[R-sig-ME] bootstrapping coefficient p-values under null hypothesis in case-resampling multiple linear mixed-effects regression

Aleksander Główka aglowka at stanford.edu
Sun Jan 28 22:12:27 CET 2018

Ben and Robert, thank you for your suggestions! I was not aware of the 
sampling variables approach, but it seems like a very reasonable way to 
proceed. It seems quite similar to random forest and boosting.

In my search I found another strategy, outlined in Godfrey (2009): for 
(multiple) regression, the null hypothesis is that there is no 
relationship between the predictors and the response. This is the case 
when all of the β coefficients are zero, which leads to the response y 
also being 0! So in practice, sampling under the null hypothesis can be 
implemented by centering all y in the original data around 0 and then 
resampling cases.

Source: Godfrey, Leslie (2009): /Bootstrap Tests for Regression Models/. 
New York: Palgrave Macmillan.


Aleksander Główka
PhD Candidate in Linguistics
Stanford University

On 1/27/2018 7:20 PM, Robert LaBudde wrote:
> If your null hypothesis is that variable X has a coefficient of zero 
> in the model, would not sampling under the null hypothesis be done by 
> case resampling of every variable except X, and then resample X from 
> its set of values?
> It would appear wise to just do case resampling and construct a 
> confidence interval for the coefficient from the bootstrap. I avoid 
> statistical testing as completely as possible.
> On 1/27/2018 5:19 PM, Aleksander Główka wrote:
>> Dear mixed-effects community,
>> I am fitting a multiple linear mixed-effects regression model in 
>> lme4. The residual fit is near-linear, enough to warrant not assuming 
>> residual homoscedasticity. One way to model regression without 
>> explicitly making this assumption is to use case-resampling 
>> regression (Davison & Hinkley 1997), an application of the bootstrap 
>> (Efron & Tibshirani 1993).
>> In case-resampling regression, rather than assuming a normal 
>> distribution for the T-statistic, we estimate the distribution of T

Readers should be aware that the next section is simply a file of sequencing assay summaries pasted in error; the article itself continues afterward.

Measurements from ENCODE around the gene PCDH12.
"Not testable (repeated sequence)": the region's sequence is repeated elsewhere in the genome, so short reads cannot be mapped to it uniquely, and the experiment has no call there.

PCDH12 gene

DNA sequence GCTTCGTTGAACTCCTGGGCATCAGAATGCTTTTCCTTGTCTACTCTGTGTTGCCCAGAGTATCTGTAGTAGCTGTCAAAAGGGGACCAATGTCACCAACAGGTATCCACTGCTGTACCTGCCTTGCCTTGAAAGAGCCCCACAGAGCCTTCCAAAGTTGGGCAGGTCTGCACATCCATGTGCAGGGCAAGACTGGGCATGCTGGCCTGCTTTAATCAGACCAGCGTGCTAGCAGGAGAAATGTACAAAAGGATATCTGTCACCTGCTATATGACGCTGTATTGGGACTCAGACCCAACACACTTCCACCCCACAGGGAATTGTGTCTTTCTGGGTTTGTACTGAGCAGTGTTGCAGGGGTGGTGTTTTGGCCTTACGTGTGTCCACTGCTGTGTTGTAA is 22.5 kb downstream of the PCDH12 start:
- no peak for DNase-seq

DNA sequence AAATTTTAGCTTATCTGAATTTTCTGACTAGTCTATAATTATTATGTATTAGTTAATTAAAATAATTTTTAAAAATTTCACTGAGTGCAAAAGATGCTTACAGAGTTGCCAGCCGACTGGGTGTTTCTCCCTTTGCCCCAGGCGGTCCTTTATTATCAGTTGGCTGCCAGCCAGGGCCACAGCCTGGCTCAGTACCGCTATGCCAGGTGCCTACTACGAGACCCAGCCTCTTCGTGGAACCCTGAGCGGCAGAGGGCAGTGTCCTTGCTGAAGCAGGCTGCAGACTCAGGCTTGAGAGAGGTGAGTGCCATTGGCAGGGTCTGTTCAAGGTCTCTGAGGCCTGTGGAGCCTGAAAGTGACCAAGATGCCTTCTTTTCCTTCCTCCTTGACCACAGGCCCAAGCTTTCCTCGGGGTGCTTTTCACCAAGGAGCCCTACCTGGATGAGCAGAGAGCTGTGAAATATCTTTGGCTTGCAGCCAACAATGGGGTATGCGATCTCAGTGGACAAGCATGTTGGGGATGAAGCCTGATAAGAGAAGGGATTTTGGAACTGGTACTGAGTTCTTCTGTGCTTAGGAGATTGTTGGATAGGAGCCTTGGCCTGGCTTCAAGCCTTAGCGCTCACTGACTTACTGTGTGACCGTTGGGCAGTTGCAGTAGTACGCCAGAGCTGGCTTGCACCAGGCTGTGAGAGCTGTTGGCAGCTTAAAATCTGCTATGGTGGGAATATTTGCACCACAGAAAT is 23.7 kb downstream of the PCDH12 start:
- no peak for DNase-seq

>> empirically. We mimic sampling from the original population by 
>> treating the original sample as if it were the population: for each 
>> bootstrap sample of size n we randomly select n values with 
>> replacement from the original sample and then fit regression giving 
>> estimates, repeating this procedure R times.
>> Having applied this procedure, I am trying to calculate empirical 
>> p-values for my regression coefficients. As in parametric regression, 
>> I want to conduct the two-tailed hypothesis test of significance for 
>> slope with test statistic T under the null hypothesis H0:β^1=0. Since 
>> we are treating the original sample as the population, our T=t is the 
>> observed value from the original sample. For β^{0,1,…,p} We calculate 
>> the p-value as follows:
>> (1) min(p=(1{T≥t}/R),p=(1{T≤t})/R)
>> Davison and Hinkley take t=β^1
>> so that, in practice
>> (2) min(p=(1{β∗^1≥β^1}+1)/(R+1),p=(1{β∗^1≤β^1}+1)/(R+1))
>> The major problem here is that the bootstrap samples were not sampled 
>> under the null hypothesis, so in (1) and (2) we are evaluating the 
>> alternative hypothesis rather than the null. Efron & Tibshirani 
>> (1993) indeed caution that all hypothesis testing must be performed 
>> by sampling under the null. This is relatively simple for, say, 
>> testing the difference between two means, where the null H0:σ1=σ2, 
>> and which requires a simple transformation of the data prior to 
>> sampling.
>> So my question here is: how do I perform significance testing under 
>> the null hypothesis in case-resampling regression? As far as I could 
>> see, neither Davison & Hinkley (1997) nor Efron & Tibshirani (1993) 
>> seem to mention how to sample under the null. Is there some 
>> adjustment that I can introduce before (to the data) or after 
>> case-resampling (to the least-squares formula) in a way that is 
>> easily implementable in R and lme4? Any ideas and or algorithms would 
>> be greatly appreciated.
>> N.B. With all due respect, please don’t advise me to fit a GLM 
>> instead or to talk directly with Rob Tibshirani.
>> Thank you,
>> Aleksander Glowka
>> PhD Candidate in Linguistics
>> Stanford University
>> Works cited:
>> Davison, A. C. and D. V. Hinkley (1997). Bootstrap Methods and their 
>> Applications. Cambridge, England: Cambridge University Press.
>> Efron, B. and Tibshirani, R.J. (1993). An Introduction to the 
>> Bootstrap. New York: Champman & Hall.
>> _______________________________________________
>> R-sig-mixed-models at r-project.org mailing list
>> https://stat.ethz.ch/mailman/listinfo/r-sig-mixed-models

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